Title (Brazil): "O Zodíaco" ("The Zodiac")
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The Phantom Killer
Lechuguilla25 September 2011
The real-life Zodiac killer, who terrorized the California Bay Area in the late 1960s, was never caught. That fact in itself renders the potential for a most compelling story. But if you're going to make a movie about this case, who or what does your movie focus on? You can't focus on the killer himself because you don't know who he is. This might seem like a problem for movie makers. But for a clever film producer the killer's anonymity presents an opportunity.

"The Zodiac" (2005) focuses on a fictional lead detective, a man named Matt Parish (Justin Chambers), his wife and his young, never smiling, son who fixates on his dad's detective work. The plot thus gets sidetracked onto this fictional family, their home life, and how this unsolvable case affects each of them. And we have lots of filler scenes with archival footage of the era, including the moon landing, Vietnam, Nixon, but precious little about the Zodiac. The film thus comes across as tedious, trite, and largely irrelevant, lacking suspense and tension.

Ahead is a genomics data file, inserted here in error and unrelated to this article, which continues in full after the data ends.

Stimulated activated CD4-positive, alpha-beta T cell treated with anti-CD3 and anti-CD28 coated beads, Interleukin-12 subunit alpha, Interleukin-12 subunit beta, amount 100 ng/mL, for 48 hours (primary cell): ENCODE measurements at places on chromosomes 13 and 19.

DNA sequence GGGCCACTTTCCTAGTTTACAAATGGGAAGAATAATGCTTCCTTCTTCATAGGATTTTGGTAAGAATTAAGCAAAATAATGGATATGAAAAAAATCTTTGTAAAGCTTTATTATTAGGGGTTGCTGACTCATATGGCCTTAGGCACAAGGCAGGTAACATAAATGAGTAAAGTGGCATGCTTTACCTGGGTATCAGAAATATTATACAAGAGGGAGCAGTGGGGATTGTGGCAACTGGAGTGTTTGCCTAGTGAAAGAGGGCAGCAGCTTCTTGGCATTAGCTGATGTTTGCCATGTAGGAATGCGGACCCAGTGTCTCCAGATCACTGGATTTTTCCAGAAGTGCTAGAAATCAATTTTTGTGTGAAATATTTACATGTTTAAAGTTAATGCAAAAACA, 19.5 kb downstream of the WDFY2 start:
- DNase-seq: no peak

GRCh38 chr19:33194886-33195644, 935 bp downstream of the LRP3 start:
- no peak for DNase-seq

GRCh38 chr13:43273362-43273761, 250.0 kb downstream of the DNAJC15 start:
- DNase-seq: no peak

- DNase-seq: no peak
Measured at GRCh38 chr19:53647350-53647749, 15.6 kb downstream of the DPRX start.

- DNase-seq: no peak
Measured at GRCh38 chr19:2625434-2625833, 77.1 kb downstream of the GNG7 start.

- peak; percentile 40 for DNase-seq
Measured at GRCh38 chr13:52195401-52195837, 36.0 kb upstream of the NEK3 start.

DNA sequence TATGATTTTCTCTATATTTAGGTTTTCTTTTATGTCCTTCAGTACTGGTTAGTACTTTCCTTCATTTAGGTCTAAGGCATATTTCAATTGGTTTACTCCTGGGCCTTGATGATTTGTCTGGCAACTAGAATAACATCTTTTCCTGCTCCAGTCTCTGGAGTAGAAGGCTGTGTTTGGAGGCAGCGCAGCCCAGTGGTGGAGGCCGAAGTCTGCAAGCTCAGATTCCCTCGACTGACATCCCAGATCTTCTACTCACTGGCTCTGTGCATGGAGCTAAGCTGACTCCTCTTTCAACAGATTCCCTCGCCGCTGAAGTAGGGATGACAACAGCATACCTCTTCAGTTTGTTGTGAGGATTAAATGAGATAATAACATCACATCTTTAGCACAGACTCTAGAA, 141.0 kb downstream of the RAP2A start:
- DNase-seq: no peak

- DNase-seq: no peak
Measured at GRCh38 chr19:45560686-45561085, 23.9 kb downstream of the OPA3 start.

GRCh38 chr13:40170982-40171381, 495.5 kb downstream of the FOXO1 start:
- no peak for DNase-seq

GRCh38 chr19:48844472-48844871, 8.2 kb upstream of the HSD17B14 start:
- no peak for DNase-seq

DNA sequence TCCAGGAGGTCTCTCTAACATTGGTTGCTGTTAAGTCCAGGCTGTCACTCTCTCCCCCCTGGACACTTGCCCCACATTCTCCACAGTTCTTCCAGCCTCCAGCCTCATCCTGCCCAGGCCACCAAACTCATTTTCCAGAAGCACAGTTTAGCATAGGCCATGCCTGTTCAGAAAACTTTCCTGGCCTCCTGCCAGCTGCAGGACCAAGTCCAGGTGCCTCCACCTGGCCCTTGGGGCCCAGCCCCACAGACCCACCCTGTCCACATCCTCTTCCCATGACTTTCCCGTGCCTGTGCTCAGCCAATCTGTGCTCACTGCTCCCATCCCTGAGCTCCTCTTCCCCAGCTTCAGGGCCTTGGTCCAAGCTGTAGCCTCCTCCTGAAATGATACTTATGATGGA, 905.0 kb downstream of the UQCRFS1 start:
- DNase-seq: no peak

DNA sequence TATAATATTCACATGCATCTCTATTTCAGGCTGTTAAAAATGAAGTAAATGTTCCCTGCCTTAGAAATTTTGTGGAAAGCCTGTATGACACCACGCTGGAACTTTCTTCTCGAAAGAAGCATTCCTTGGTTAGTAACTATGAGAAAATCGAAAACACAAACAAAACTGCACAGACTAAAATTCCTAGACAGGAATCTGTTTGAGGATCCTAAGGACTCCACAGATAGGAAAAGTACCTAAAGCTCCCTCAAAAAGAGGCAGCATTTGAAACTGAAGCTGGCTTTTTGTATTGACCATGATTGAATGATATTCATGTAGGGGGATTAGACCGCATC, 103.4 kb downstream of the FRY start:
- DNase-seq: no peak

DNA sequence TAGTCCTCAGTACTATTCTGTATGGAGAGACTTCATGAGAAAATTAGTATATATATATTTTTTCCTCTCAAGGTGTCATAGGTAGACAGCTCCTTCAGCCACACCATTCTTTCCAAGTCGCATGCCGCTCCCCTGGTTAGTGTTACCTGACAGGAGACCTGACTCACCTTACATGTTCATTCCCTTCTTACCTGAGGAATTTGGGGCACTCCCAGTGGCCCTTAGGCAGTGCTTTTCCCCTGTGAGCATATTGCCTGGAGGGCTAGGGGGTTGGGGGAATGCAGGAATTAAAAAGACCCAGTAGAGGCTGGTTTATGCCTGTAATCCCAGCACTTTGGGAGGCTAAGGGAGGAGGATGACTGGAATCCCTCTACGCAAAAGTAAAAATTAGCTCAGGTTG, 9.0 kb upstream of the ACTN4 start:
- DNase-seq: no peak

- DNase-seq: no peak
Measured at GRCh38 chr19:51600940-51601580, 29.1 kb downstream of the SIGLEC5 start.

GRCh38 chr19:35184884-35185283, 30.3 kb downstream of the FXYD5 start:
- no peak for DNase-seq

Visually the film trends dark with a moody tone, both appropriate for the topic. Casting and acting are acceptable except for the annoying and unnecessary William Mapother. Cinematography and production design are competent. But the music is overly dramatic.

My impression is that the film's producers wanted to capitalize on this famous case with the word "Zodiac" in the title. The film could then show how the phantom killer, never seen, always in the background and obscured, could affect the lives of ordinary people in the community. The result is a mostly generic, opportunistic script that could be applied to almost any unsolved serial killer case.
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Waste of time...
smileleabob30 August 2006